Bipolar and related disorders are distinct from depression, which was covered in the first installment of the A to Z Mental Health Series,1 and are commonly found in patients who suffer from migraines and chronic pain. The 12-month prevalence of bipolar-I disorder across 11 countries ranged anywhere from 0.0% to 0.6%, with the United States having the highest prevalence (Table 1).2
Individuals diagnosed with bipolar-I disorder have high rates of serious and often untreated comorbid medical conditions.3-5 According to a recent meta-analysis of people with bipolar disorder, the prevalence of clinical pain is approximately 29%; migraine is about 14%; and chronic pain is 24% (Table 2).6 In fact, individuals diagnosed with bipolar disorder report around 4 pain complaints at any given time.7 Musculoskeletal conditions, such as lower back pain, arthritis, and hip problems, have been found to be more prevalent among individuals with bipolar disorder than the general Department of Veteran Affairs patient population.3 As noted, migraine is among the most common comorbid medical conditions diagnosed in individuals with bipolar disorder compared to the general population.8,9
Migraines affect about 1 in 7 (14%) persons diagnosed with bipolar disorder, who are 3 times more likely to experience migraines compared to the general population.6 The risk of developing migraines is not the same among all types of bipolar disorders. A study by Low et al found that in the subgroup of patients with bipolar-II disorder, the lifetime prevalence of migraine was 65%.10 In the same study, the overall lifetime prevalence of migraine among all patients with bipolar disorder was 39.8% (43.8% among women and 31.4% among men).
Bipolar disorder and migraines are multifactorial in etiology—there appear to be vascular, cellular, molecular, neurochemical (serotonergic and noradrenergic), and genetic (KIAA0564) components in common between bipolar disorder and migraine conditions.11
Individuals who suffer from pain and are diagnosed with a mental disorder, such as bipolar disorder, have been found to experience a worsening of psychiatric symptoms.12 In addition, health care professionals may at times fail to give complaints about physical health problems serious consideration among patients with serious mental illness.13 These patients are also less likely to recognize or monitor their comorbid medical conditions compared to the general population.14 In addition, they have an increased likelihood of experiencing conditions that cause pain, and a lower probability of receiving adequate care.15 For example, people diagnosed with bipolar disorder have an increased prevalence of depression, which has been linked to greater pain sensitivity.16 Chronic pain in persons diagnosed with bipolar disorder is associated with impaired recovery,17 greater functional incapacitation,11 lower quality of life,7 and increased risk for suicide18 compared to individuals without pain.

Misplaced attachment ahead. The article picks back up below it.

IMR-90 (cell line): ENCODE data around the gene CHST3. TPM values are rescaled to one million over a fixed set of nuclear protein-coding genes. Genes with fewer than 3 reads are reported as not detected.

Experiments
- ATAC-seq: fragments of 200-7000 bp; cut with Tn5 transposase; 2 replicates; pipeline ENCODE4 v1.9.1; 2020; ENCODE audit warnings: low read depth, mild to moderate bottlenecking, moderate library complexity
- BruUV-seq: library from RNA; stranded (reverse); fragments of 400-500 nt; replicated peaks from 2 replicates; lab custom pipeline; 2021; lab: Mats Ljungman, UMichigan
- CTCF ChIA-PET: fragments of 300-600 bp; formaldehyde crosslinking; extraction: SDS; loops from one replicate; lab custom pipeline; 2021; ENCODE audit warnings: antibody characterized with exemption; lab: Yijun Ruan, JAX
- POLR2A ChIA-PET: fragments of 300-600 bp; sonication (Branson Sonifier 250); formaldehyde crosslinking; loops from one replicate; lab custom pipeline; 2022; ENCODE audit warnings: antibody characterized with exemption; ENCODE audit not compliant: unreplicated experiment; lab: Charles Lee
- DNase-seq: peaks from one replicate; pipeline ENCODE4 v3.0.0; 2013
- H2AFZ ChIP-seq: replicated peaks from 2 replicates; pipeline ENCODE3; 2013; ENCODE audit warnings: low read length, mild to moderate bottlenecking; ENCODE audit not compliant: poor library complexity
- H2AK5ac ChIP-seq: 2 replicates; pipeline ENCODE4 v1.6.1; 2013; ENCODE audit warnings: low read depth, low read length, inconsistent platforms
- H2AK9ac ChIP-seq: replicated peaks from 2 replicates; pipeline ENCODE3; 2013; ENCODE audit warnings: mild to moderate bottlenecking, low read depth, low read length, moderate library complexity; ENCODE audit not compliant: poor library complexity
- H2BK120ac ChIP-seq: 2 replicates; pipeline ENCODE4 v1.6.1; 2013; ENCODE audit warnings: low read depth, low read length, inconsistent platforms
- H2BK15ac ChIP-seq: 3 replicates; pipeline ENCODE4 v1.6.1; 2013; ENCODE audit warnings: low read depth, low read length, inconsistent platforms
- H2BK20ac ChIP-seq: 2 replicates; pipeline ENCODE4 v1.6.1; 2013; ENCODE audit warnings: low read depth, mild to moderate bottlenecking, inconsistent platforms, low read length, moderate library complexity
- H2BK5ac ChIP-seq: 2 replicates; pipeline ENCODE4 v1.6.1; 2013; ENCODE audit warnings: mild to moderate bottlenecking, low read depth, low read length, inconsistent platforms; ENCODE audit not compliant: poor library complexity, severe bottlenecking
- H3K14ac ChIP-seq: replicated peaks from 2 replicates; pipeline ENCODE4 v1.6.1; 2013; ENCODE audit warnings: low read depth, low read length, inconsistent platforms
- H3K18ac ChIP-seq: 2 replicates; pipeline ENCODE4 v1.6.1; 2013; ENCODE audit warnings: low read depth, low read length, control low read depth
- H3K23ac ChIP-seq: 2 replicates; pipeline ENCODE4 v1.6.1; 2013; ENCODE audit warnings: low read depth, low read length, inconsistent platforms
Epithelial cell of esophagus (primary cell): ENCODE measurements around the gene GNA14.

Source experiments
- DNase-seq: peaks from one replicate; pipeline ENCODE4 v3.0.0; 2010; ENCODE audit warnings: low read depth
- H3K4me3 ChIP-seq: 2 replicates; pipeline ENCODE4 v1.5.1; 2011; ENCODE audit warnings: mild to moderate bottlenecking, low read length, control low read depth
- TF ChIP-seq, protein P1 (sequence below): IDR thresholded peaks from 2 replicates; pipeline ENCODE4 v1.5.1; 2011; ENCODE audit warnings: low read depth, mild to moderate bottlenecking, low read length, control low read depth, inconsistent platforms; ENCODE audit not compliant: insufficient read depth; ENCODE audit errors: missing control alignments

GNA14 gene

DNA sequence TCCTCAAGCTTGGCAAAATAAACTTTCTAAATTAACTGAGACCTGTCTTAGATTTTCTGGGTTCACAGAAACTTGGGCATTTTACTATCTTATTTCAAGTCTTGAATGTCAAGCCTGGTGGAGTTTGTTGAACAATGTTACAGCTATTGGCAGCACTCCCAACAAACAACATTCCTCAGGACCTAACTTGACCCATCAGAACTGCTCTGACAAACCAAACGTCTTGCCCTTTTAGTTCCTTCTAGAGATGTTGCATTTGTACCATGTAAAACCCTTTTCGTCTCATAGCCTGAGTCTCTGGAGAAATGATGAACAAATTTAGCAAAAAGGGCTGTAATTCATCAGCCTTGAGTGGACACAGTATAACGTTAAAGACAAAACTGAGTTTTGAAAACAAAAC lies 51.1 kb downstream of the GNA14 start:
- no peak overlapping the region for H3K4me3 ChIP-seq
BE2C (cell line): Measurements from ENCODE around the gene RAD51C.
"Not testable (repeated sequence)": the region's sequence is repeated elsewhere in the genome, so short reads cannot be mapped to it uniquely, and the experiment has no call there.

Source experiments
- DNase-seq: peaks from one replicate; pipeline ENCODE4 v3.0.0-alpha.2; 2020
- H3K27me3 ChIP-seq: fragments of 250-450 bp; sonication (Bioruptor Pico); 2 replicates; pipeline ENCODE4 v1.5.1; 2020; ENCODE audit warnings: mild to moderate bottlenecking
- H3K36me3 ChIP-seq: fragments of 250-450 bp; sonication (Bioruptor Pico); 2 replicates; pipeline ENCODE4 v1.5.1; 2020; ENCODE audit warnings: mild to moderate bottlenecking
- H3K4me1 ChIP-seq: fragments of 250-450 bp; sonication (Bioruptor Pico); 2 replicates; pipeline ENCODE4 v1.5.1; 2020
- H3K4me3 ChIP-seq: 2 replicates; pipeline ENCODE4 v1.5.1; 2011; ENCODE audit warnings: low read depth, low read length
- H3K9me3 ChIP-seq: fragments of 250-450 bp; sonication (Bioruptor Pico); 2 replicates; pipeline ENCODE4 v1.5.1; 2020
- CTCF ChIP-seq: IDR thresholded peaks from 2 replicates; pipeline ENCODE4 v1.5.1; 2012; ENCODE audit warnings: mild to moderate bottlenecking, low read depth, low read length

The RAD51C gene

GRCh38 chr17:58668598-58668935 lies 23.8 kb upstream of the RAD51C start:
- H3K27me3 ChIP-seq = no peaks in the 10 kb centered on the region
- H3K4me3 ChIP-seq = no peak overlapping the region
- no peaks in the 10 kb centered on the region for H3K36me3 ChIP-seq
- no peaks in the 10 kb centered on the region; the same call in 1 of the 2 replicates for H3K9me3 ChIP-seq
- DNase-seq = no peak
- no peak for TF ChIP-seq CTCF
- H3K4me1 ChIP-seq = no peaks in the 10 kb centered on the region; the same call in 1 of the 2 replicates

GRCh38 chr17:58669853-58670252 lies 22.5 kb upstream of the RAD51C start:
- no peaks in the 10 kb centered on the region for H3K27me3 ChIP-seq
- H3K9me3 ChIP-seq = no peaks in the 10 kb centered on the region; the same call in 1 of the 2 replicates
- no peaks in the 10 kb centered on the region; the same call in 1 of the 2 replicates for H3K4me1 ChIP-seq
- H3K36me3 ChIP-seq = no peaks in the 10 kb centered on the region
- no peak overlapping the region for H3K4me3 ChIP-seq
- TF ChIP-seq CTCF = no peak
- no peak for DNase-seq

In the Diagnostic and Statistical Manual of Mental Disorders (DSM-5), the bipolar and related disorders are broken into the following categories: bipolar-I disorder, bipolar-II disorder, cyclothymic disorder, substance/medication-induced, due to another medical condition, and “other specified category.”19 The defining feature of bipolar-I disorder is the presence of at least 1 manic episode. Mania is defined by the DSM-5 as a distinct period of abnormally and persistently euphoric or irritable mood that lasts at least 1 week.19 Mood changes are accompanied by at least 3 of the following symptoms:
The manic episode must result in marked impairment in social or occupational functioning, or require hospitalization to prevent harm to self or others (such as financial losses, illegal activities, loss of employment, and self-injurious behavior). It is necessary to meet criteria for a manic episode to make a diagnosis of bipolar-I disorder, but it is not required to have hypomanic (a mild form of mania marked by elation and hyperactivity) or major depressive episodes.
The other diagnoses under the bipolar and related disorders umbrella differ from the bipolar-I diagnosis. Bipolar-II disorder requires the presence of at least 1 episode of major depression and at least 1 hypomanic episode. Cyclothymic disorder is diagnosed when an individual experiences at least 2 years of both hypomanic and depressive periods without ever fulfilling the criteria for an episode of mania, hypomania, or major depression. The diagnosis of substance/medication-induced bipolar disorder is attributable to mania from the physiological effects of drug abuse (eg, cocaine or amphetamine intoxication), or the side effects of medications or treatments (eg, steroids, antidepressants, or stimulants). However, a manic episode that arises during treatment (eg, medications, electroconvulsive therapy, or light therapy) or drug use and persists beyond the physiological effect of the inducing agent is sufficient evidence for a manic episode, the defining feature of bipolar-I disorder diagnosis.
The other specified bipolar and related disorder category recognizes individuals, particularly children, who experience bipolar-like phenomena that do not meet the criteria for bipolar-I, bipolar-II, or cyclothymic disorders. However, if children exhibit recurrent silliness and “goofiness” beyond what is expected for their developmental level, have significant mood changes, attempt feats that are clearly dangerous and different from their normal behavior, and experience obvious and persistent increases in activity or energy levels, then a diagnosis of bipolar-I should be considered.